to 15 years. Until recently, she would take only acetaminophen for
an occasional headache. Mrs. Nina went to the doctor last week for
her annual check-up. She had not been “feeling herself ” for the last
several months. Upon examination, Mrs. Nina learned that she has
hypertension and elevated cholesterol values. Life has not been the
same since. Mrs. Nina started having some chest pain, which was
attributed to anxiety regarding her diagnosis. Now, in addition to
acetaminophen, Mrs. Nina is taking lisinopril and
hydrochlorothiazide to treat hypertension and atorvastatin to treat
• What is lisinopril and what is its role in the treatment of
• Are there any dental concerns associated with lisinopril?
• What are the dental concerns associated with antihypertensive
therapy? Counsel the patient about them.
Xerostomia. Dry mouth is an adverse reaction associated with several of the antihypertensives. If the dental health care worker notices this effect, it is imperative to discuss with the patient methods used to alleviate this discomfort. Dysgeusia. With some antihypertensives, an altered sense of taste may occur, which may be related to xerostomia. Gingival enlargement. CCBs have the ability to produce gingival enlargement. Meticulous oral hygiene and frequent recall appointments may minimize this effect. Orthostatic hypotension. When a patient has been in a supine position and suddenly rises to an upright position, a sudden drop in blood pressure may occur. This side effect is called orthostatic hypotension. Patients taking antihypertensive agents who have been supine for some time should be slowly raised from that position. They should dangle their legs over the side of the chair or bed and wiggle them before rising to the standing position. The patient should be supported for a few steps to prevent syncope. Guanethidine causes this problem often; other agents produce variable amounts of orthostatic hypotension. Constipation. Some antihypertensive agents (e.g., verapamil) can cause constipation, which could be additive with the constipation produced by the opioids. An increase in dietary fiber, a bulk laxative, or a stool softener may be considered if an opioid is prescribed for a patient receiving a constipation-producing antihypertensive medication. Central nervous system sedation. Several antihypertensives (β-blockers, methyldopa) can produce sedation, which is additive to effects of other CNS depressants such as opioids or benzodiazepines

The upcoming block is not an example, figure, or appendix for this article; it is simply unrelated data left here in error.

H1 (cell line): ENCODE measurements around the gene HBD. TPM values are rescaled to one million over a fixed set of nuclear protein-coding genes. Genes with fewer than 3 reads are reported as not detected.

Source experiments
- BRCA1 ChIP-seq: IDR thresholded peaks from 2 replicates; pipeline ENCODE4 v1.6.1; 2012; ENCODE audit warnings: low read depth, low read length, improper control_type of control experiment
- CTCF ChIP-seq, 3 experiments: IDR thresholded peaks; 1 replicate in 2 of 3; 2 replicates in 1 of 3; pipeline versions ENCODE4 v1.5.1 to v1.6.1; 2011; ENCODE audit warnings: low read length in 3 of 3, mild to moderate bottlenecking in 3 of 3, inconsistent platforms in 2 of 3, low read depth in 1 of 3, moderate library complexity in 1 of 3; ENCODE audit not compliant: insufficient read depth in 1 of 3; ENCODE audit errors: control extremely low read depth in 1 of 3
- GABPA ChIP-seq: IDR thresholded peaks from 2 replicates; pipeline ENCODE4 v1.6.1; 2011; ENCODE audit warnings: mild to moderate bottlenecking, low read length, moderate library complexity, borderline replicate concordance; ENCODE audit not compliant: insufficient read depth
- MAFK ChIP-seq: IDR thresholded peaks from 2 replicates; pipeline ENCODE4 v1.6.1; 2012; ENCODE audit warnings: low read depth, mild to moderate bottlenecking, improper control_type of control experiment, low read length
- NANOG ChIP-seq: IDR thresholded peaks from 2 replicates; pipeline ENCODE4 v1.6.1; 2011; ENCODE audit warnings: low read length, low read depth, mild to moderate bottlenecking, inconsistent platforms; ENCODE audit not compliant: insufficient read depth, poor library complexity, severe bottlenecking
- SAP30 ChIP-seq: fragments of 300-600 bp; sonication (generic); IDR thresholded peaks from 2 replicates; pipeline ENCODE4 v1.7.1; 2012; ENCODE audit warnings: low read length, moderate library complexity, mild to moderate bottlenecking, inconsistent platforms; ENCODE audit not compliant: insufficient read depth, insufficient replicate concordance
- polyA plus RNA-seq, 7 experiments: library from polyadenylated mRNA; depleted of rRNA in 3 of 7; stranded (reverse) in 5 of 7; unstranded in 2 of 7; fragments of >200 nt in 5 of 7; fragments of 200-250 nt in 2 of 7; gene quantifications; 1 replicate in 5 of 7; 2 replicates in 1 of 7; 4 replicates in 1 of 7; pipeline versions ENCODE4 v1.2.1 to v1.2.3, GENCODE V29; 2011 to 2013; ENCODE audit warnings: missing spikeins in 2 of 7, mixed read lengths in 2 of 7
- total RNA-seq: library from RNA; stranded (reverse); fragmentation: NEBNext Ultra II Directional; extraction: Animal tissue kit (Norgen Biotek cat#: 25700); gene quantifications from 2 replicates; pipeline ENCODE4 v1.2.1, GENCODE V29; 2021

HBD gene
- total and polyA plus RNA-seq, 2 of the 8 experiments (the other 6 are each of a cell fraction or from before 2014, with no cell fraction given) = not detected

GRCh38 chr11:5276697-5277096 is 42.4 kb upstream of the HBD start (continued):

Dental Drug Interactions Nonsteroidal antiinflammatory drugs. NSAIDs, especially indomethacin, can reduce the antihypertensive effect of the α1-blockers (Box 14-7). They produce this effect by inhibiting renal prostaglandin synthesis or causing sodium and fluid retention. Epinephrine. The sympathomimetics can increase the antihypertensive effects of doxazosin. The α1-blockers prevent the α1-agonist effects (vasoconstriction) of epinephrine, leaving the β1- and β2-agonist effects (vasodilation) to predominate. The combined vasodilation can result in severe hypotension and reflex tachycardia.